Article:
So far I have been testing my work in Karbon. I will now work on the UI for the new mode in Stage to make these presentations.


Video and presentation

The SVG presentation I displayed at the Desktop Summit can be found here. Use the left and right arrow keys, space bar or the return key to run the presentation.
(Doodling credits: Aditya Bhatt)

Here is a video of the workflow (that can be used so far) and here is the SVG made in this video.


Written by aakritigupta

August 6, 2011 at 5:13 pm

Posted in Work

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GSoC project: Single canvas presentation mode in Calligra Stage

with 3 comments

Hello Planet!

This blog post is about a new kind of presentation in Calligra Stage which I will be implementing as my project forĀ Google Summer of Code.

The conventional style of presentation is a slideshow. But this paradigm is one in which thoughts are presented in a linearĀ fashion.Ā But certain presentations need the flow of thought to be shown more clearly. You would want to present your ideas in the manner that they occurred to you.

This feature will create for the user a single canvas on which he can add his ideas anywhere in the form of images or text (and videos in future?)
The user can jot down the content of the presentation on the canvas and mark out sections of the canvas as ‘frames’. The presentation will proceed from one frame to the next by spatial movements and rotations. Different zooming levels can be set for each frames: you can emphasize on a point and then zoom in to show the details.

You could even have frames within frame within frames. Think of it as zooming into a particular rectangular section of a ‘slide’ so that it fills up the screen. And then zooming inside that new section again into another section/frame. And so on and so forth. šŸ˜‰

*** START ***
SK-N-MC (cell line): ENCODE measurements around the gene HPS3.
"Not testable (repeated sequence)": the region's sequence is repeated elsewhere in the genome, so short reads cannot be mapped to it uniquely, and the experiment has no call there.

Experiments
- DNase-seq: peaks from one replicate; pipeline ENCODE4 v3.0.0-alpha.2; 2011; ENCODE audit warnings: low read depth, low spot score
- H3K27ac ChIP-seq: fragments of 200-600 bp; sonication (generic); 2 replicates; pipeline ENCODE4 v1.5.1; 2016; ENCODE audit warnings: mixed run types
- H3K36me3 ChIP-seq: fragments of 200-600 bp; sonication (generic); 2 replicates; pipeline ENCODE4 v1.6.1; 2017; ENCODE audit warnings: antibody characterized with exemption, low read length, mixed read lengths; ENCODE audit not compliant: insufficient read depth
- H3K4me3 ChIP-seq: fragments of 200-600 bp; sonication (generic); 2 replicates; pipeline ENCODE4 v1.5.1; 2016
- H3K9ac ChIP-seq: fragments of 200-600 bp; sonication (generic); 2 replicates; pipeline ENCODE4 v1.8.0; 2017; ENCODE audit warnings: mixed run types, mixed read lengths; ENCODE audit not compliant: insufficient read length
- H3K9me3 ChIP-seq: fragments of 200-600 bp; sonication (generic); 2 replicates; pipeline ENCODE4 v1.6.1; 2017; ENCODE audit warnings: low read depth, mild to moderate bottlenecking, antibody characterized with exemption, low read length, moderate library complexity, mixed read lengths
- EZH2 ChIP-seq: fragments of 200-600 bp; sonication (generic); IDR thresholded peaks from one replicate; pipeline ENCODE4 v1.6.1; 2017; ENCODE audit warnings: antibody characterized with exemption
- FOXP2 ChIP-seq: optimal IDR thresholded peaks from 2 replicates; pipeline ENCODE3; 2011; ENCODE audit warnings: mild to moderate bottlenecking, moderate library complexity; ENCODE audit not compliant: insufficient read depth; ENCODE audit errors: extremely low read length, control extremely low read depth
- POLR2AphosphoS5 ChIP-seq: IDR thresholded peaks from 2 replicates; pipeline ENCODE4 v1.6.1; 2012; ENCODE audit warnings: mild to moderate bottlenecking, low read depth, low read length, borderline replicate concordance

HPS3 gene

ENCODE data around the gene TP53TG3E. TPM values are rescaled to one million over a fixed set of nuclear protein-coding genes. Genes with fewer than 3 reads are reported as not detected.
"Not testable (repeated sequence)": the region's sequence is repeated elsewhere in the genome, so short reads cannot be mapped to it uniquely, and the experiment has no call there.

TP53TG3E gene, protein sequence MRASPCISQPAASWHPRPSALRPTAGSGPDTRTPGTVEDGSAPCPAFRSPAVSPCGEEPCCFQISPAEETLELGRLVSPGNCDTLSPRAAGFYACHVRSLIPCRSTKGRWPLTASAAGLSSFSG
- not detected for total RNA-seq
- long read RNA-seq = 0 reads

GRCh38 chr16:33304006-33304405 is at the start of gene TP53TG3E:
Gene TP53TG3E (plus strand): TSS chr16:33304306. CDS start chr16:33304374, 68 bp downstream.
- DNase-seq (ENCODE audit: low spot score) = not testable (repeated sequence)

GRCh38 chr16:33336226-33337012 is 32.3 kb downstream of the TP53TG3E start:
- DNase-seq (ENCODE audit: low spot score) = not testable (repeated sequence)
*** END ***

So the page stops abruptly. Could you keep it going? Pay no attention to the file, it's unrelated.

The presentation will essentially be an animated SVG and can be played in any browser that supports SVGs. The animations can be done using either SMIL (SVG’s own implementation of declarative animations) or Javascript – the js code can be embedded inside an SVG’s XML.

Sample SVG presentations:
Kevin OttensĀ used a single canvas SVGĀ presentation at the KDE4.6 release partyĀ at Toulouse, France this March.
Lydia PintscherĀ usedĀ this SVG presentationĀ for her talk atĀ conf.kde.in. in March this year.
Just use the arrow keys to proceed through the presentation, for example the right arrow key to go forward and left to go one frame back in the flow.
These presentations were made usingĀ Sozi of Inkscape.
Similar presentations can be made online atĀ Prezi;Ā but these use flash :/
I will be adding support for animation to the SVG filter used by Karbon.
Right now, the community bonding period has started; I’m using this time to to get familiar with the community, the code base, and have started working on adding support for exporting a text shape to an SVG. This had been filed as a bugĀ here.
A big thank-you to Thorsten Zachmann and Jean-Nicolas Artaud who are mentoring me for this project, and to the KDE community in general for the warm welcome. šŸ™‚

Written by aakritigupta

May 2, 2011 at 7:09 am

Posted in Uncategorized, Work